Hayward Breaks a Bone, Sports World Gets Weird

I'm sitting here watching the Cavs/Celtics NBA opener, asking myself if I want to write a liveblog about it. About two minutes prior to me writing this very sentence, Gordon Hayward broke his leg. There was no doubt about it; it was bent perpendicularly.

On TNT, Kevin Harlan said immediately, "Hayward has broken his leg, Hayward has broken his leg." That was followed by those two minutes of graceful nothing from the announcers while we looked at the shocked, pained faces of all the players. And I do mean all the players.

If I would've done a column, I even had a flippant joke about Hayward ready, but in the space of less a minute, it becomes in poor taste to make it. Life comes at you fast.

To the announcers' credit, they did not say, "It's times like this you realize it's just a game." I hate that phrase more than any other in sports. We should remember that even if no one gets hurt. Keeping sports in proper perspective ought to be something we are decent at even in the face of someone else's harrowing injury.

It sucks for the Celtics, Hayward, and their fans that (I'm guessing; still too early to tell) Hayward is out for the year. At least Hayward is likely to walk again and resume his career at some point.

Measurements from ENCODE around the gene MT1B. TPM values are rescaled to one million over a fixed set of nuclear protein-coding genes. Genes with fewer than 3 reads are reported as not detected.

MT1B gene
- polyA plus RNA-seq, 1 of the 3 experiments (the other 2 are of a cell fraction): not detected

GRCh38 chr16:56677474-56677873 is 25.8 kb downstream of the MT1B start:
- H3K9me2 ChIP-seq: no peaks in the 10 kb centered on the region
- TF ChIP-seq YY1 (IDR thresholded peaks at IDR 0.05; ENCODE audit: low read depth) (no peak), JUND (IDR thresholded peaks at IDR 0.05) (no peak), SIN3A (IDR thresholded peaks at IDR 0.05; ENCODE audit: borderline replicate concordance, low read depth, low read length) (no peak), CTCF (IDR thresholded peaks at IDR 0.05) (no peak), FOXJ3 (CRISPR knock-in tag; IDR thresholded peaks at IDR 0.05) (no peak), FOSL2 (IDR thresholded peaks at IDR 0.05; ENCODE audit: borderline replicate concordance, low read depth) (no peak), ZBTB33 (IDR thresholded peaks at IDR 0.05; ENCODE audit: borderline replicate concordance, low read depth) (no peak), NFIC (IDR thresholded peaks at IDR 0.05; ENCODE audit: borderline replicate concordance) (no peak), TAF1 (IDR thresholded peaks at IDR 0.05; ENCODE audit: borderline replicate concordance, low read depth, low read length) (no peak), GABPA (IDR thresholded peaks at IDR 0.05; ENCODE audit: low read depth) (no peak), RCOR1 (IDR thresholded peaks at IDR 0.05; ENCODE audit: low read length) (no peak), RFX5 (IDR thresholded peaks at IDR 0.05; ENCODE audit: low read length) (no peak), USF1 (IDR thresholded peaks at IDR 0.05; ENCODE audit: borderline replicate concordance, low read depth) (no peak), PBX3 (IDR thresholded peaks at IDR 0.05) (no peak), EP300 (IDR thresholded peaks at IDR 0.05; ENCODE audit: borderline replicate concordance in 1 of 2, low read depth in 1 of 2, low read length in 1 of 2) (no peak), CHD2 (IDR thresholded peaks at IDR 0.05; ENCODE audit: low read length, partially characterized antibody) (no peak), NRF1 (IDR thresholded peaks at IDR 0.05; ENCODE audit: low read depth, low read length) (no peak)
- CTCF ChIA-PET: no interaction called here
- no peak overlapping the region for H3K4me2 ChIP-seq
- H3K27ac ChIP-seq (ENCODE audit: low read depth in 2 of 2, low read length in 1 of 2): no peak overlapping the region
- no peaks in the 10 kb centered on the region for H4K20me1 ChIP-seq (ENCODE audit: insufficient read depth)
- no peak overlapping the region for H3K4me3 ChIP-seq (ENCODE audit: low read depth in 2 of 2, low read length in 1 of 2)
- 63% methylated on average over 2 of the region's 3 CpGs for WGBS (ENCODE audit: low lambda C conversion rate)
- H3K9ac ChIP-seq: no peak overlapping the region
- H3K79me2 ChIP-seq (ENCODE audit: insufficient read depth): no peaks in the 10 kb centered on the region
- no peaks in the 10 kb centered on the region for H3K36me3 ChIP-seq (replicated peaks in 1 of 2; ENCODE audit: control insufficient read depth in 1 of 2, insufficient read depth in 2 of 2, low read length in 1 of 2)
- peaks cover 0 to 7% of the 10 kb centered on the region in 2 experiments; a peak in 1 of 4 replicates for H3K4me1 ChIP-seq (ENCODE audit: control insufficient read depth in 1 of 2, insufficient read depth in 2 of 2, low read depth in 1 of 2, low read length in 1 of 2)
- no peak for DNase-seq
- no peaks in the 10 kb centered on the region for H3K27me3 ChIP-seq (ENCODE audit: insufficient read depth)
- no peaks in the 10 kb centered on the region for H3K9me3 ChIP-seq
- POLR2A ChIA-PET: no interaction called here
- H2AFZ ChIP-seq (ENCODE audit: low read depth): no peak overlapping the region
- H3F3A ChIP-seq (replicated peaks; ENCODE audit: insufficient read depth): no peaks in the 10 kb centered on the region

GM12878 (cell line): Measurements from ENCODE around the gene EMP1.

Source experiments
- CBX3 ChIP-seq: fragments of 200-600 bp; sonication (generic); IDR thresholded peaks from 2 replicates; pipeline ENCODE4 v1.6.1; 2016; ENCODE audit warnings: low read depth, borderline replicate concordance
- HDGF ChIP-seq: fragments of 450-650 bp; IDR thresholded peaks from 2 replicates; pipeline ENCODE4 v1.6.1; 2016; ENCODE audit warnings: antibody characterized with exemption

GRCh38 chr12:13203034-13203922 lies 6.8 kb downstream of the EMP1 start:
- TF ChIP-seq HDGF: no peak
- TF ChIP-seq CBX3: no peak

Football, of course, is where we see a few players per year have injuries that may or may not rob them of their ability to walk ever again. I'm glad Hayward joined the Kevin Ware/Tyrone Prothro club and not the Eric LeGrand/Darryl Stingley club.

I don't know what I'm trying to say here. I find something unseemly about our reactions to serious injuries in sports. We, as fans, know they can happen. The players know it can happen. But we still act shocked when it does.

Well ... maybe we should stopped being shocked. This is sports as we know it. Even as the players are in the immediate throes of horrific injuries, they often reject the solemnity of the moment; when teammates were waxing poetic at him with tears in his eyes after he was stretchered off the court, Kevin Ware was responding, "just win the game."

Now in the second quarter, word is that Hayward broke his ankle, not his leg. He'll soon be a common sight — a player on the sidelines in crutches. In 2013, Mavericks' top pick Shane Larkin broke his ankle on July 12th and played in his first game November 18th. If all else is equal, Hayward will be back in February.

I still won't make my joke, though. You guys would be weird about it.

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